Wynders, you are, inevitably, right. To my shame, I have google ads on this site, which have, it goes without saying, never earned me a penny. ABER, when I opened this entry to see your comment, the ads were for best man speeches! Well, I don’t know what they can teach me. I think I might try and wing it. (Is that the expression?) Hopefully not be slaughtered, get up and say how chuffed to bollocks I am for the couple and propose a toast. A bit of a let-down, perhaps, but I’m just too nervous a type to do otherwise. Unless, of course, I have a Wynders-does-someone-else’s-best-man-speech rant to quote verbatim…

4. Anonymous - January 11, 2006

A couple of sure tips for the speech to win a kiwi audience on side:

. bag the Aussies (you could even mention the underarm bowling incident by Chappell – check google for details if its fame didnt reach Europe)
. the old chestnut of kiwis migrating to Australia raising the average IQ of both countries might be fine
. bag the Aussies again
. no sheep jokes


5. leon - January 11, 2006

I’ve only ever been to one stag do, which ended with most of the participants pissed on a boat. It was good, in its own way, though contrary to the spirit of things I did rather end up wishing there were some girls present.

If I ever have to organise one (highly unlikely) I’ll make sure it’s something really fun, like the entire stag party being air-dropped into the middle of the Yemen with only some poor-quality barter goods to keep them going. I always thought Iceland might be a good laugh, actually.

6. Bren - January 12, 2006

EiNY has a wonderful set of ideas. I think he would agree with me, however, when I say (in response to your blog), do NOT bag the bride.

7. BiB - January 12, 2006

Bren, EINY’s ideas are printed out and sitting next to me. I’m waiting to combine his advice with some inspiration and hoping the thing will then write itself. I just have to stock up on my anti-Australian jokes, it would seem…

Leon, I’ve got a feeling I might get off scot-free on the stag front as I only arrive a week before the wedding and it’s probably too short notice to suggest the groom and his pals all fly to Europe for a quick weekend and plus I don’t know any of the groom’s NZ pals anyway so wouldn’t know whom to invite.

But, more importantly even than weddings and stags, I didn’t know Yemen was THE Yemen, à la the Gambia, the Ukraine, the Argentine, the Punjab and the like. Marvellous. I do like a random yet stylish definite article every now and again.

8. BerlinBear - January 16, 2006

I’m not sure that the Yemen Is the Yemen at all. I reckon it’s just Yemen. And I thought that the Ukrainians were insisting that from now on the Ukraine is just Ukraine, since the “the” was only inserted by the Soviets to imply that it was and had only ever been a territory, rather than a proper country. I thought the switch to just Ukraine was part of their turn towards Europe, casting off the yoke of Russia blah blah blah. Of course, you have a Russian to check that with…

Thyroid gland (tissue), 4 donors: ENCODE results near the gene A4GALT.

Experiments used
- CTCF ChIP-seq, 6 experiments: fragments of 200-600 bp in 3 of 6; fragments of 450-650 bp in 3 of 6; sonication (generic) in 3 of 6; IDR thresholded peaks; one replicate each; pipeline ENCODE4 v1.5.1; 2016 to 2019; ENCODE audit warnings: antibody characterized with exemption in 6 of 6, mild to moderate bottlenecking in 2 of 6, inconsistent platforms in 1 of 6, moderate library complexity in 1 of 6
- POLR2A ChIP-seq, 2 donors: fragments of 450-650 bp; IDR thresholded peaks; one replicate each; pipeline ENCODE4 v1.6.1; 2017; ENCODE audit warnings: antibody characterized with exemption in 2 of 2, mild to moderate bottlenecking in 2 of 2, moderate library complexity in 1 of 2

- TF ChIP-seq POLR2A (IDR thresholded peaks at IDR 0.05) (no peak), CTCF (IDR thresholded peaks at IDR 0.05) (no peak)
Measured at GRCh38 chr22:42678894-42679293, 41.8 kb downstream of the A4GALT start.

9. Blonde at Heart - October 4, 2006

In Arabic “Yemen” is indeed THE Yemen. So is THE Iraq. And THE India. And a whole host of other countries.

10. BiB - October 4, 2006

Berlin Bear, it’s true there’s a difference in Russian regarding Ukraine. Not in the word, but in the preposition you use beforehand to say in. In the old days, it used to be “на” (at, I suppose), implying Ukraine was less than a country. Now, there’s a move towards straightforwardly in-meaning “в”, which I always use, and I am always then corrected by Russians, but I stand my ground.

BAH, I suppose that must be why some folk say the Yemen, then, though there doesn’t seem to be much consistency.

11. Don’t work, just blog « BiB - November 21, 2006

[…] Actually, I have to thank a bit of comment spam for prompting me herewards as it was sent to the best man’s speech post from a while back and I need to say a few post-speech thank-yous.Well, first of all, I want to thank my mom and my dad… No, I don’t. What bollocks am I talking? I’ll leave that sort of thanking to Gwyneth, blubbing and all. No, I want to thank my intuition for dashing to the internet in times of crisis and putting out a bloggerly SOS for a bit of speechy advice. Pavvers, you really did save my bacon with this post. Not only was it printed out and taken to the other end of the world, it rocked me to sleep in the panic-stricken nights as the duty drew near. As I thought to myself, “I dunno what to do, I dunno what to do,” your words calmed me down and lulled me into an utterly false but necessary sense of security. By the time the big day drew near, I had your 11-step guide down to a t (and my speech off by heart, as you recommended. I had a cheat-sheet just in case but it got barely a glance). And I also want to thank all the people who commented on this post, especially anonymous Jon, who, I think, is a Kiwi in Australia. I followed your advice more closely than you might care to believe a blogger should, and it worked a treat. I went for a pretty unsalacious brand of speech in the end. Genitalia didn’t even get a look-in. And it was all received okayly enough. (But I won’t give up the day-job.) (Once I find a day-job.) (Plus I should thank all children present in the audience who laughed throughout anyway.) […]